Playback on Web at SoundCloud

Maestro is a library we have developed to handle all playback across SoundCloud web applications. It successfully handles tens of millions of plays per day across, our mobile site, our widget, Chromecast, and our Xbox application. We are considering open sourcing it, and this blog post is a technical overview of what we’ve achieved thus far with Maestro.

What We Support

At SoundCloud, we aim to support all modern web browsers, mobile browsers, and IE 11. Our goal is to provide the best possible playback experience using the functionality provided by your browser.

What We Stream

We currently stream three codecs:

  • mp3
  • opus
  • aac

Our primary protocol is HLS (HTTP Live Streaming). This means the contents of a track are split up into short segments, and we have a separate file (playlist), which contains URLs to all of the segments, along with their corresponding times in the track. You can find more information about HLS here.

What the Browser Provides

We make use of the <audio /> element, Media Source Extensions (MSE), and the Web Audio API.

The minimum support we require is the <audio /> element and the ability to play one of our codecs. MSE and the Web Audio API are required for the best experience.

We are able to gracefully degrade when either the Web Audio API or MSE is missing or there are errors during playback.

We’ll cover what we use MSE and the Web Audio API for in a bit, but first, let’s see what the <audio /> element alone does for us.

<audio />

This is able to take a URL of an audio file and play it back if the codec is supported by the browser. It is informed of the codec in the content-type header on the response, and it provides an API, which can be used to control playback and to determine if the browser supports the codec:

const audio = document.createElement('audio');
audio.src = 'http://example.invalid/something.mp3';;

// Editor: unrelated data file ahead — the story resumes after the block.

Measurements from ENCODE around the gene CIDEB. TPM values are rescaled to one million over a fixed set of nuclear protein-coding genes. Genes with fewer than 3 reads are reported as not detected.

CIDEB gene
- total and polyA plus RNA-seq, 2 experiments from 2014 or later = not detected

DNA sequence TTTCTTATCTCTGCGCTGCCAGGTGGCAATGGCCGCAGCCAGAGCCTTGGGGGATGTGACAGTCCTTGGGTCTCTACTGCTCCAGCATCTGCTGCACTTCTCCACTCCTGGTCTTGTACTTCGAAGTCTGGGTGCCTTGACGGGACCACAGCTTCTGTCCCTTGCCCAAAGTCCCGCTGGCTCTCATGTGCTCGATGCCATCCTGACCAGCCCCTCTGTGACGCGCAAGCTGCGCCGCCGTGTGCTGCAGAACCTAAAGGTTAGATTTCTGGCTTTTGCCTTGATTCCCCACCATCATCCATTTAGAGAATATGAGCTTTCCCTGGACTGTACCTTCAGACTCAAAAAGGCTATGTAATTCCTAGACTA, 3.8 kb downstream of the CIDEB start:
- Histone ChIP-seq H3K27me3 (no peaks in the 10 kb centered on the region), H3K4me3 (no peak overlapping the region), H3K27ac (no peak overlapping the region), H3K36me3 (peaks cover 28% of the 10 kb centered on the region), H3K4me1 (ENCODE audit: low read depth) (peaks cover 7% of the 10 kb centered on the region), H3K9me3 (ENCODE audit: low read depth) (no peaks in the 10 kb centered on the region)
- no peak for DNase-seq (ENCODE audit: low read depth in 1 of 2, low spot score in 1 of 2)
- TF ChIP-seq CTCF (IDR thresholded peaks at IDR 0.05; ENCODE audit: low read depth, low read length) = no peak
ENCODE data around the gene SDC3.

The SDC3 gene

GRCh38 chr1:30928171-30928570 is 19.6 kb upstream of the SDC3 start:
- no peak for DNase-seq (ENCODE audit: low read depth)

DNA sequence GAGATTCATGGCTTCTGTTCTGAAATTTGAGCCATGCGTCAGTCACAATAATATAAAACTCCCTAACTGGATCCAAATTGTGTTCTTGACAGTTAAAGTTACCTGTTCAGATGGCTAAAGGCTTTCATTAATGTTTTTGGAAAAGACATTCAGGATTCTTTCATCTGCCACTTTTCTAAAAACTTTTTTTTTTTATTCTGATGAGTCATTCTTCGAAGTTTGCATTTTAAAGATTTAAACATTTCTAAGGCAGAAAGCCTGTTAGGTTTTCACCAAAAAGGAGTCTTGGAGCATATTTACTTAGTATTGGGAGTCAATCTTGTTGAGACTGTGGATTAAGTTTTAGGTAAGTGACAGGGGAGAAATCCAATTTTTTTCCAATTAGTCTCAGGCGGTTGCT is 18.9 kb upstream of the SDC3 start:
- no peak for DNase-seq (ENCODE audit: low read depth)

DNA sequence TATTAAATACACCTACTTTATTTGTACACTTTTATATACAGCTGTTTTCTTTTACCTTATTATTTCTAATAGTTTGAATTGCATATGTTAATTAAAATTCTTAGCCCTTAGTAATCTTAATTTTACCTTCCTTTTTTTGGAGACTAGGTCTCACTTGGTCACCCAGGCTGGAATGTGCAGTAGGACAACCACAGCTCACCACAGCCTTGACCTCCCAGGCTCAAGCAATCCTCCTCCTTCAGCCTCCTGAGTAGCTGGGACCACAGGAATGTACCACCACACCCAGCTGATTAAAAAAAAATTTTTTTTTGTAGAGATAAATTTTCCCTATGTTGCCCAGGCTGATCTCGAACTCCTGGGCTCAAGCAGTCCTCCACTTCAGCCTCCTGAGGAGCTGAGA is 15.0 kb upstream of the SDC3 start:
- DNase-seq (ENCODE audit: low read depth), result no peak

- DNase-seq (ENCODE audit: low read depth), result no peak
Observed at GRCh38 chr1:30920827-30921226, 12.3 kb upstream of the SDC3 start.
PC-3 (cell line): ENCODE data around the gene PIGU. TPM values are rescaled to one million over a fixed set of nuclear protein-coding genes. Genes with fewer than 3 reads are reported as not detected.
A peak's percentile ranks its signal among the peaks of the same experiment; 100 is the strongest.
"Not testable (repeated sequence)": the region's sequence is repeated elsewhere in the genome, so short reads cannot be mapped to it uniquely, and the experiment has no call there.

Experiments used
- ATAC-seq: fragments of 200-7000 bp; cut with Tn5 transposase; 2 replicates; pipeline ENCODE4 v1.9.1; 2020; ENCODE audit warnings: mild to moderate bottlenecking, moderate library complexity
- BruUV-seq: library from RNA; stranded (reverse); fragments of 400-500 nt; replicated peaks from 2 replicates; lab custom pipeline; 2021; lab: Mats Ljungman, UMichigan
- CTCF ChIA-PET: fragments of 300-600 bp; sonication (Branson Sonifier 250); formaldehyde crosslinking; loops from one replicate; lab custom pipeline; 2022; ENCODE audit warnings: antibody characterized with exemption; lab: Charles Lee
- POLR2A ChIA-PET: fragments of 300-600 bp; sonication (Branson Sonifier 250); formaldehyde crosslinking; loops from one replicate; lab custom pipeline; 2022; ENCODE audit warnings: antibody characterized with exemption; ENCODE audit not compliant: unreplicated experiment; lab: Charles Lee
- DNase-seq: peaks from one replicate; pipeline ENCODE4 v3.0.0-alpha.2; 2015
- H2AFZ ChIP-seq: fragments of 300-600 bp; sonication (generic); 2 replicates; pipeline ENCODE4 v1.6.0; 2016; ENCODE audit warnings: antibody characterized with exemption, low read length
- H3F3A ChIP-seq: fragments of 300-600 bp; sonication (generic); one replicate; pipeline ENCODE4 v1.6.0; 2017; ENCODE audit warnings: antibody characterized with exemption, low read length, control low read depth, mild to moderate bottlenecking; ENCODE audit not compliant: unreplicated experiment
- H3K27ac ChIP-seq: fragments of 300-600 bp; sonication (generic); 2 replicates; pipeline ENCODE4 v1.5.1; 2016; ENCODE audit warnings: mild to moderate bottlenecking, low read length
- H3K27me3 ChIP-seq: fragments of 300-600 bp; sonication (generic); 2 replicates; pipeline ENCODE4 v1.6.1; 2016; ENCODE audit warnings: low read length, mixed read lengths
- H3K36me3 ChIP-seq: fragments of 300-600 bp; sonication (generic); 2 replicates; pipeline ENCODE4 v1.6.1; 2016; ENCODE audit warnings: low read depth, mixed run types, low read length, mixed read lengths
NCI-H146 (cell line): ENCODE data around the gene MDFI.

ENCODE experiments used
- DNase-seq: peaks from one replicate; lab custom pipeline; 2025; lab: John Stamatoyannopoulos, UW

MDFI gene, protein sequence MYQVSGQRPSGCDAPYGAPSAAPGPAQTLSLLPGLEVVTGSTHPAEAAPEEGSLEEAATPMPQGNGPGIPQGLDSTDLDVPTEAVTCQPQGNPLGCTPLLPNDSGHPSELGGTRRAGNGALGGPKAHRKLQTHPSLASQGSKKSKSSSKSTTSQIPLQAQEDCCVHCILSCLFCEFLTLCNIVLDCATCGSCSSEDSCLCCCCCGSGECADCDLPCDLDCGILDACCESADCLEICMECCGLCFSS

Media Source Extensions

With the <audio /> element alone, the browser does all the work behind the scenes, and you don’t have access to the underlying buffer.

With MSE, we are able to create a buffer for a codec that is supported by the browser. We are then able to handle both downloading the media ourselves and appending it to the buffer. This means we can make optimizations, such as preloading, which is where we download the first few seconds of tracks we think you will play before you click the play button and store them in memory. And then when you click play, we can append this data straight from memory into the buffer instead of having to go to the network:

const audio = document.createElement('audio');
const mse = new MediaSource();
const url = URL.createObjectURL(mse);
audio.src = url;;

mse.addEventListener('sourceopen', () => {
  // 'audio/mpeg' for mp3
  const buffer = mse.addSourceBuffer('audio/mpeg');
  buffer.mode = 'sequence';
  const request = new Request('http://example.invalid/segment0.mp3');
    .then(response => response.arrayBuffer())
    .then(data => {

Web Audio API

The Web Audio API is the newest of the APIs mentioned here. We use a small portion of this API to perform a quick fade in and out when you play, pause, or seek. This makes seeking feel snappier, and playing/pausing is less abrupt:

const audio = document.createElement('audio');
const context = new AudioContext();
const sourceNode = context.createMediaElementSource(audio);
const gainNode = context.createGain();

audio.src = 'http://example.invalid/something.mp3';;

// Schedule fade out.
gainNode.gain.linearRampToValueAtTime(0, context.currentTime + 1);

Goals of Maestro

  • Simple API
  • Plugin architecture
  • Easy feature detection
  • Type safety
  • Support all major browsers
  • Handle bugs/differences in browser implementations
  • Great performance

    • Ability to preload
    • As responsive as possible
  • Configurable buffer length and cache size

    • Should be able to work on devices with constrained memory, such as Chromecast
  • Metrics

    • Provide error and performance data, which can be monitored to detect bugs and make more improvements

Tech Stack


Maestro consists of many packages. The core package provides an abstract BasePlayer class, which provides the player API. It delegates tasks to specific implementations, but external communication happens through BasePlayer. Up-to-date state can be retrieved through player methods, and the user is also notified of any changes.

For example, the play() method returns a Promise which may resolve or reject. The BasePlayer will inform the implementation when it should play or pause, and the implementation will inform the BasePlayer when it is actually playing. Each player implementation is decoupled from the actual play() method. This also means the isPlaying() method and corresponding updates can be handled completely by BasePlayer. Another example is getPosition(), which will normally ask the implementation for the current time, except for when a seek is in progress, in which case BasePlayer will return the requested position. This means the time from getPosition() always makes sense and users don’t need to override it when seeking to ensure it doesn’t jump around.